Record labels, internet
The IFPI’s Digital Music Report 2012 has just been published and headline figures from the record industry’s global trade body show
- Major international music services which include streaming services like Spotify are now in 58 countries, up from 23 in January 2011
- Digital music revenues are up 8 per cent to US$5.2 billion
- The IFPI say that anti-piracy action has made an impact in France, New Zealand with the US to follow in 2012 but the IFPI says that piracy and the ‘legal environment’ remain a problem
- The IFPI say that consumers are benefitting from a widening choice of services for experiencing digital music. In 2011, subscription services expanded and linked with new partners to reach new audiences. Meanwhile cloud technology is helping transform the way fans manage and store their music.
- Global revenues to record companies grew by an estimated 8 per cent to US$5.2 billion in 2011 – a faster rate than 2010 – with strong consumer demand for both single track downloads (up 11 per cent by volume), digital albums (up 24 per cent by volume) and fast-expanding subscription services. The number of users paying to subscribe to a music service leapt by 65 per cent in 2011 to 13.4 million worldwide, according to IFPI estimates.
- In the US, the world’s largest music market, digital channels have overtaken physical formats to become the primary source of revenues for record companies. Globally, 32 per cent of music industry revenues come from digital sources, far surpassing the film, newspaper and book sectors. New services launched across Latin America, while in China record companies are working in a landmark partnership with the largest internet company Baidu.
- The IFPI says that piracy remains an enormous barrier to sustainable growth in digital music. Globally, one in four internet users (28%) regularly access unlicensed services, according to IFPI/Nielsen. This is rigging the market for legitimate services, stunting growth and jeopardising investment in music. IFPI advocates an inclusive combination of graduated response, site-blocking and other measures to tackle the problem.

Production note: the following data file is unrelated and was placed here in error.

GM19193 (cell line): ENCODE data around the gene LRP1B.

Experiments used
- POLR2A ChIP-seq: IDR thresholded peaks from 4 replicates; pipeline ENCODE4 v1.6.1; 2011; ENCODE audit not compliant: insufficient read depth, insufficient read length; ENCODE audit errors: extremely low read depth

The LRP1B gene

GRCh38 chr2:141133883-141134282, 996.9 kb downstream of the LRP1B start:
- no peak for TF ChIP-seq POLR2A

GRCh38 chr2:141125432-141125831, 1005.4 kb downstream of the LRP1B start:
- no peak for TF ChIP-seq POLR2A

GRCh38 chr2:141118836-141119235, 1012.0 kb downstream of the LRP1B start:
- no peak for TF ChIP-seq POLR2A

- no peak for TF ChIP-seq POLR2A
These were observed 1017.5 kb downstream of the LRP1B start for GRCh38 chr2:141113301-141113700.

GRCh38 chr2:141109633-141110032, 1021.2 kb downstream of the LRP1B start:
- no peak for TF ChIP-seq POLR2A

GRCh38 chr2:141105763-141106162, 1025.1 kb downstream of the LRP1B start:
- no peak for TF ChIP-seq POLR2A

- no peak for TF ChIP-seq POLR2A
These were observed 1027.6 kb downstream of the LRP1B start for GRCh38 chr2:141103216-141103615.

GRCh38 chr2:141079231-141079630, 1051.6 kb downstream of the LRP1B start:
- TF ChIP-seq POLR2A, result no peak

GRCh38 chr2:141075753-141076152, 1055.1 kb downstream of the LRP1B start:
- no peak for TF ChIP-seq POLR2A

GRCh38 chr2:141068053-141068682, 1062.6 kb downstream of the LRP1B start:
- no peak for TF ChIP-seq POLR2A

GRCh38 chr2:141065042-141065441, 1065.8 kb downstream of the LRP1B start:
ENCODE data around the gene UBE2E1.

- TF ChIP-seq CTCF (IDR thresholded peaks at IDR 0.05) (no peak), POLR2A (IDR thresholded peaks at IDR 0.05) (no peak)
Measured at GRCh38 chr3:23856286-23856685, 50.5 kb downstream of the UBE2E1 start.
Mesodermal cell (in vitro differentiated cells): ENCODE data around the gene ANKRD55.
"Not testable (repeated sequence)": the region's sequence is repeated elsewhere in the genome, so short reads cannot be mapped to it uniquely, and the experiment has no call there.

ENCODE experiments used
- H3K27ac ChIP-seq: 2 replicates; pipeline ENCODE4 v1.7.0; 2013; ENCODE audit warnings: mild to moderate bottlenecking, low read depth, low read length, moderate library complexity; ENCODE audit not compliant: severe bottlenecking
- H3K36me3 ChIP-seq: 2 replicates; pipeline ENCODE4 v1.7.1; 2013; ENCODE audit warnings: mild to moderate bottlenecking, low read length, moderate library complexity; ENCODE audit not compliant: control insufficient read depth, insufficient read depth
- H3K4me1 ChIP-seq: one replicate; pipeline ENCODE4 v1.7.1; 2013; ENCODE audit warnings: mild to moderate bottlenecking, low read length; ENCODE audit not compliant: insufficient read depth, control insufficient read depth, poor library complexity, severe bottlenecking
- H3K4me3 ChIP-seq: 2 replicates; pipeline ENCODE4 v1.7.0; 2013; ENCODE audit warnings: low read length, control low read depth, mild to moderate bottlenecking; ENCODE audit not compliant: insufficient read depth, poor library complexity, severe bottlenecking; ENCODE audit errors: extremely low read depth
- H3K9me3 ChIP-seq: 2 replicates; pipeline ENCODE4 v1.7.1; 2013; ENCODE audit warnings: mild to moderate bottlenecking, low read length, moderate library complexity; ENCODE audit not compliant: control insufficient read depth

- There has been positive momentum in the fight against piracy in 2011. In France, the introduction of the new Hadopi graduated response law has seen peer-to-peer (P2P) piracy levels decline by 26 per cent, with around two million P2P users stopping the activity since warning notices were first sent out in October 2010 (according to IFPI/Nielsen).
- There was important progress elsewhere too. In New Zealand, a new graduated response law took effect in September 2011, with early indications of impact. In Europe the IFPI say that a string of court judgments has helped reduce copyright infringing activity on major sites like The Pirate Bay. In Belgium and Italy visits to the infringing sites dropped by 70-80 per cent in each case. In Spain a new law came into force to allow the blocking of illegal websites – a positive step, though disappointingly limited in its scope. The ‘slow progress’ in implementing the Digital Economy Act in the UK comes in for criticism as ‘disappointing’ when compared to eg France. The first warning letters to repeat infringers under the DEA are not planned to go out until 2013 and Frances Moore, chief executive of the IFPI, also criticised internet service providers saying: “The ISPs, instead of getting on and helping us to implement the law, have challenged us in every court”.
- The recorded music industry is now working directly with advertisers, payment providers, search engines and website hosts to tackle digital piracy. A partnership struck in 2011 between IFPI, the City of London Police and payment providers MasterCard, Visa and PayPal has prevented more than 60 illegal websites from abusing payment services since it began in March 2011.
- Better cooperation is being sought with search engines, which are a major channel for consumers to access music. The IFPI says that research in several countries indicates that between a quarter and a half of people illegally downloading access infringing music via search engines. However, many of the top results provided by search engines are linked to unauthorised content or sites which regularly infringe copyright.